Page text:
Remembering Hard-Edge Painter June Harwood (1933-2015)
Today we remember artist and local treasure June Harwood (1933–2015) who recently passed away. We celebrate her spirited, visionary artistry and her legacy as a member of the Hard-Edge movement. Her vivid, bold paintings—typically utilizing just two or three colors to distill the simplicity of forms, line, and shape—were thrilling to behold while maintaining a sense of harmony.
Harwood’s inclination toward Hard Edge painting first developed while pursuing her BFA at Syracuse University in the 1950s, where a focus on Abstract Expressionism, classicism, and balance led to her hallmark style. In 1965, she married art critic Jules Langsner (1911–1967), who first coined the term “Hard-Edge” in 1959. Her influence reached far beyond the established art world to young minds and budding artists—she taught at Hollywood High School from 1958-70, moving on to become a professor at Los Angeles Valley College from 1972-94.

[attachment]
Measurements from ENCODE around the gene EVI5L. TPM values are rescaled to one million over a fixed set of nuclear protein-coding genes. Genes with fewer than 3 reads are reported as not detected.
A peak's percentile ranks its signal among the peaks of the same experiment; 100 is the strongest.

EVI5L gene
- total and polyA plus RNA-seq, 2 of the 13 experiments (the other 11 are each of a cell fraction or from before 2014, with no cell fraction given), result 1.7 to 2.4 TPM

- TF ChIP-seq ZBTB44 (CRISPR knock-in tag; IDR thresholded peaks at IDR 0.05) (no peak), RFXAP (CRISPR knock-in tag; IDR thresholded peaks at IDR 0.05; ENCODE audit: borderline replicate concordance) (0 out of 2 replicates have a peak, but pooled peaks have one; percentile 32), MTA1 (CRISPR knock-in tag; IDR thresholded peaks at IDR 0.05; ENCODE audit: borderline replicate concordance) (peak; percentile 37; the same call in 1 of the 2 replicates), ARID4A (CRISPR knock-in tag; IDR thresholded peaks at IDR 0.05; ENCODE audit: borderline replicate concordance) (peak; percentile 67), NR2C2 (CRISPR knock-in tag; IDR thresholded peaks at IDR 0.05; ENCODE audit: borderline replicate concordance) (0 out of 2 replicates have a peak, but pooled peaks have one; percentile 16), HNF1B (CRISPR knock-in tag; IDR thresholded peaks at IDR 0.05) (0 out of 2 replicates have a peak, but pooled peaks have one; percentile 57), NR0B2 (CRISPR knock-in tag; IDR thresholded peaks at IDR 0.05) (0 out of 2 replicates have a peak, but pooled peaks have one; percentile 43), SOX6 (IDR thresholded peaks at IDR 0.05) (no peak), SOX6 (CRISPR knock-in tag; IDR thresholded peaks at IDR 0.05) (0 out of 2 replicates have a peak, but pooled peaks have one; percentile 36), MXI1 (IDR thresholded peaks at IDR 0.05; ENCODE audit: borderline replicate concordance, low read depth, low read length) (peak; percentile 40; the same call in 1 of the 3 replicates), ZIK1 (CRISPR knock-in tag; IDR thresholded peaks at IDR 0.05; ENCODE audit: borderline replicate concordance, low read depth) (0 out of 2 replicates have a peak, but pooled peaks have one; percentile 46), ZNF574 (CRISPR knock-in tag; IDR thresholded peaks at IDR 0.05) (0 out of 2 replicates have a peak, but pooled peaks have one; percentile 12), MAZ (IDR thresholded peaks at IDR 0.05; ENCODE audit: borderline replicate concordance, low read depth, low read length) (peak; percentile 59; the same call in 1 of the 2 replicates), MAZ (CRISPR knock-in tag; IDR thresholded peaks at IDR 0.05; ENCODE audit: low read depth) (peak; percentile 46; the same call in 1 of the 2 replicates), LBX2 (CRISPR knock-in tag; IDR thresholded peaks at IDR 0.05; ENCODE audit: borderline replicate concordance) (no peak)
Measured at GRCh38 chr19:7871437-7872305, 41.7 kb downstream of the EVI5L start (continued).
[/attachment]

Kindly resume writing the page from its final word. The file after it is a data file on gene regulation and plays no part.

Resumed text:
Harwood’s paintings can be found in numerous collections, including those of California State University, Los Angeles; Cedars Sinai, Los Angeles; Long Beach Museum of Art; Newport Museum of Art; San Jose Museum of Art; and the University of Southern California, Los Angeles.
In February of last year, LAMA had the privilege of speaking with Harwood about her work. Her creativity and innovation was apparent in that conversation, and she will be missed.